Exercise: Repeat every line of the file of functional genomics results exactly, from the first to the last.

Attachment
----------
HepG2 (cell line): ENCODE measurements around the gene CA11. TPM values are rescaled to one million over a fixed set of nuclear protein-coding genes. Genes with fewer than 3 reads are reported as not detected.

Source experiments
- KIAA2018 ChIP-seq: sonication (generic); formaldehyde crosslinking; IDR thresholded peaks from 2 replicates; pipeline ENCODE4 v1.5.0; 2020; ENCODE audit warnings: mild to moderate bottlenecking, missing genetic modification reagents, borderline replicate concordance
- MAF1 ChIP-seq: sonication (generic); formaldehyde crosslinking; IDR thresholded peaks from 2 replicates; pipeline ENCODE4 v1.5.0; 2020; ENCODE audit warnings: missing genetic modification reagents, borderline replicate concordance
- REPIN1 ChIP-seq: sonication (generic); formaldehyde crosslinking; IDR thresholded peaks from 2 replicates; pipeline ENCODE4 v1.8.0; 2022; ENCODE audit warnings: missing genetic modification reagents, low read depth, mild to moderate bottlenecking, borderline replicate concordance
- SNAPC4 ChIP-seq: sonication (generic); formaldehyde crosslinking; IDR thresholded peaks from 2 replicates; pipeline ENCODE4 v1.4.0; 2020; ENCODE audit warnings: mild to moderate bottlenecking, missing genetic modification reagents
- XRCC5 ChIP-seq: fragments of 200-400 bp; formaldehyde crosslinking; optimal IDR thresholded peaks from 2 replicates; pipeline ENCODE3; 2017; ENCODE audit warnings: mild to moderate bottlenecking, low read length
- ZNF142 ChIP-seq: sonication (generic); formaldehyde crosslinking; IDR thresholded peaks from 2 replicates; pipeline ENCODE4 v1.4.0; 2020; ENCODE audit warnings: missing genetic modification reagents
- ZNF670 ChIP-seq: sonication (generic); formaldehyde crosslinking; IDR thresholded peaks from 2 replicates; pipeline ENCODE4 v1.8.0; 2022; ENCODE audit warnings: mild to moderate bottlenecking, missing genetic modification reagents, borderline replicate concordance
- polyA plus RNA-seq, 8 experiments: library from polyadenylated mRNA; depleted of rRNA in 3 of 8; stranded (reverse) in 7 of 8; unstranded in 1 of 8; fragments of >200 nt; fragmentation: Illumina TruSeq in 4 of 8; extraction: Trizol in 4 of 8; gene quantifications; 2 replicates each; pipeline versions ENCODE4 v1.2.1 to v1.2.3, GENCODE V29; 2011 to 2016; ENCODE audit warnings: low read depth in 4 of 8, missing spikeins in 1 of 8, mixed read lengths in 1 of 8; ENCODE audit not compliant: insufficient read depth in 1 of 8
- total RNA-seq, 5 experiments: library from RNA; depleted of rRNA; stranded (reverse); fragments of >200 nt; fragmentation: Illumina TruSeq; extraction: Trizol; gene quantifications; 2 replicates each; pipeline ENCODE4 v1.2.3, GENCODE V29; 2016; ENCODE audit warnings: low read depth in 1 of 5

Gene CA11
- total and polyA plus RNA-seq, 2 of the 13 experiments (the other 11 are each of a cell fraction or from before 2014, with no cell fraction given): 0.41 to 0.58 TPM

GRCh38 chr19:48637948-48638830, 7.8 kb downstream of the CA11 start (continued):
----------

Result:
HepG2 (cell line): ENCODE measurements around the gene CA11. TPM values are rescaled to one million over a fixed set of nuclear protein-coding genes. Genes with fewer than 3 reads are reported as not detected.

Source experiments
- KIAA2018 ChIP-seq: sonication (generic); formaldehyde crosslinking; IDR thresholded peaks from 2 replicates; pipeline ENCODE4 v1.5.0; 2020; ENCODE audit warnings: mild to moderate bottlenecking, missing genetic modification reagents, borderline replicate concordance
- MAF1 ChIP-seq: sonication (generic); formaldehyde crosslinking; IDR thresholded peaks from 2 replicates; pipeline ENCODE4 v1.5.0; 2020; ENCODE audit warnings: missing genetic modification reagents, borderline replicate concordance
- REPIN1 ChIP-seq: sonication (generic); formaldehyde crosslinking; IDR thresholded peaks from 2 replicates; pipeline ENCODE4 v1.8.0; 2022; ENCODE audit warnings: missing genetic modification reagents, low read depth, mild to moderate bottlenecking, borderline replicate concordance
- SNAPC4 ChIP-seq: sonication (generic); formaldehyde crosslinking; IDR thresholded peaks from 2 replicates; pipeline ENCODE4 v1.4.0; 2020; ENCODE audit warnings: mild to moderate bottlenecking, missing genetic modification reagents
- XRCC5 ChIP-seq: fragments of 200-400 bp; formaldehyde crosslinking; optimal IDR thresholded peaks from 2 replicates; pipeline ENCODE3; 2017; ENCODE audit warnings: mild to moderate bottlenecking, low read length
- ZNF142 ChIP-seq: sonication (generic); formaldehyde crosslinking; IDR thresholded peaks from 2 replicates; pipeline ENCODE4 v1.4.0; 2020; ENCODE audit warnings: missing genetic modification reagents
- ZNF670 ChIP-seq: sonication (generic); formaldehyde crosslinking; IDR thresholded peaks from 2 replicates; pipeline ENCODE4 v1.8.0; 2022; ENCODE audit warnings: mild to moderate bottlenecking, missing genetic modification reagents, borderline replicate concordance
- polyA plus RNA-seq, 8 experiments: library from polyadenylated mRNA; depleted of rRNA in 3 of 8; stranded (reverse) in 7 of 8; unstranded in 1 of 8; fragments of >200 nt; fragmentation: Illumina TruSeq in 4 of 8; extraction: Trizol in 4 of 8; gene quantifications; 2 replicates each; pipeline versions ENCODE4 v1.2.1 to v1.2.3, GENCODE V29; 2011 to 2016; ENCODE audit warnings: low read depth in 4 of 8, missing spikeins in 1 of 8, mixed read lengths in 1 of 8; ENCODE audit not compliant: insufficient read depth in 1 of 8
- total RNA-seq, 5 experiments: library from RNA; depleted of rRNA; stranded (reverse); fragments of >200 nt; fragmentation: Illumina TruSeq; extraction: Trizol; gene quantifications; 2 replicates each; pipeline ENCODE4 v1.2.3, GENCODE V29; 2016; ENCODE audit warnings: low read depth in 1 of 5

Gene CA11
- total and polyA plus RNA-seq, 2 of the 13 experiments (the other 11 are each of a cell fraction or from before 2014, with no cell fraction given): 0.41 to 0.58 TPM

GRCh38 chr19:48637948-48638830, 7.8 kb downstream of the CA11 start (continued):